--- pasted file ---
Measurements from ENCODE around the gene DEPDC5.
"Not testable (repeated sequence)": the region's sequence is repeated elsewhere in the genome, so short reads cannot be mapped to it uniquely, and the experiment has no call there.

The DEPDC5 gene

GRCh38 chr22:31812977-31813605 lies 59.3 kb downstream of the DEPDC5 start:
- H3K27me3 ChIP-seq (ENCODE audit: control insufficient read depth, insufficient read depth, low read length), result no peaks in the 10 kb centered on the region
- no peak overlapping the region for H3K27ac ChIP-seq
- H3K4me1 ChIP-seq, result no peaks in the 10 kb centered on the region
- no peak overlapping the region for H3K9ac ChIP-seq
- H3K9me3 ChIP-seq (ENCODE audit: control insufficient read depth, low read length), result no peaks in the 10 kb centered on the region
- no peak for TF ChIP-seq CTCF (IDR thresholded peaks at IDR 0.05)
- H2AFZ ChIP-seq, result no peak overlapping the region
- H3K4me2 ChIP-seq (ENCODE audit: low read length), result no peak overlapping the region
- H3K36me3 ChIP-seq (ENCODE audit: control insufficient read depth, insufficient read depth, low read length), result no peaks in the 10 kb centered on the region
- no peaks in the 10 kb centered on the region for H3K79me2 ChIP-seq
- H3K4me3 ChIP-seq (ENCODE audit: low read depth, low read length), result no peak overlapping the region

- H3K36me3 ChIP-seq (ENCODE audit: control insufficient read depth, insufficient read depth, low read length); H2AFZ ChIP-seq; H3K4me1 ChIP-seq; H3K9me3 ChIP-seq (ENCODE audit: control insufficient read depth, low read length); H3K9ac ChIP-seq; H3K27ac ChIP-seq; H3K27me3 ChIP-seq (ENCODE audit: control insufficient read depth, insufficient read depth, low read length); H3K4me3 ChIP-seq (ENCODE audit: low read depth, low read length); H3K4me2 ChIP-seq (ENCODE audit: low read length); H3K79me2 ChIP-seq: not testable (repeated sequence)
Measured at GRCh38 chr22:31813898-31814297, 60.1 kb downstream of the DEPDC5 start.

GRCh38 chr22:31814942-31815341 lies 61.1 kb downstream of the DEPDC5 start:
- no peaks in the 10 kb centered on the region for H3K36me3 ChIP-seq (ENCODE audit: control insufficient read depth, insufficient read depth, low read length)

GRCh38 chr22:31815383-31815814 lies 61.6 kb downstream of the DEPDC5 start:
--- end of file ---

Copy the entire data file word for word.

Measurements from ENCODE around the gene DEPDC5.
"Not testable (repeated sequence)": the region's sequence is repeated elsewhere in the genome, so short reads cannot be mapped to it uniquely, and the experiment has no call there.

The DEPDC5 gene

GRCh38 chr22:31812977-31813605 lies 59.3 kb downstream of the DEPDC5 start:
- H3K27me3 ChIP-seq (ENCODE audit: control insufficient read depth, insufficient read depth, low read length), result no peaks in the 10 kb centered on the region
- no peak overlapping the region for H3K27ac ChIP-seq
- H3K4me1 ChIP-seq, result no peaks in the 10 kb centered on the region
- no peak overlapping the region for H3K9ac ChIP-seq
- H3K9me3 ChIP-seq (ENCODE audit: control insufficient read depth, low read length), result no peaks in the 10 kb centered on the region
- no peak for TF ChIP-seq CTCF (IDR thresholded peaks at IDR 0.05)
- H2AFZ ChIP-seq, result no peak overlapping the region
- H3K4me2 ChIP-seq (ENCODE audit: low read length), result no peak overlapping the region
- H3K36me3 ChIP-seq (ENCODE audit: control insufficient read depth, insufficient read depth, low read length), result no peaks in the 10 kb centered on the region
- no peaks in the 10 kb centered on the region for H3K79me2 ChIP-seq
- H3K4me3 ChIP-seq (ENCODE audit: low read depth, low read length), result no peak overlapping the region

- H3K36me3 ChIP-seq (ENCODE audit: control insufficient read depth, insufficient read depth, low read length); H2AFZ ChIP-seq; H3K4me1 ChIP-seq; H3K9me3 ChIP-seq (ENCODE audit: control insufficient read depth, low read length); H3K9ac ChIP-seq; H3K27ac ChIP-seq; H3K27me3 ChIP-seq (ENCODE audit: control insufficient read depth, insufficient read depth, low read length); H3K4me3 ChIP-seq (ENCODE audit: low read depth, low read length); H3K4me2 ChIP-seq (ENCODE audit: low read length); H3K79me2 ChIP-seq: not testable (repeated sequence)
Measured at GRCh38 chr22:31813898-31814297, 60.1 kb downstream of the DEPDC5 start.

GRCh38 chr22:31814942-31815341 lies 61.1 kb downstream of the DEPDC5 start:
- no peaks in the 10 kb centered on the region for H3K36me3 ChIP-seq (ENCODE audit: control insufficient read depth, insufficient read depth, low read length)

GRCh38 chr22:31815383-31815814 lies 61.6 kb downstream of the DEPDC5 start: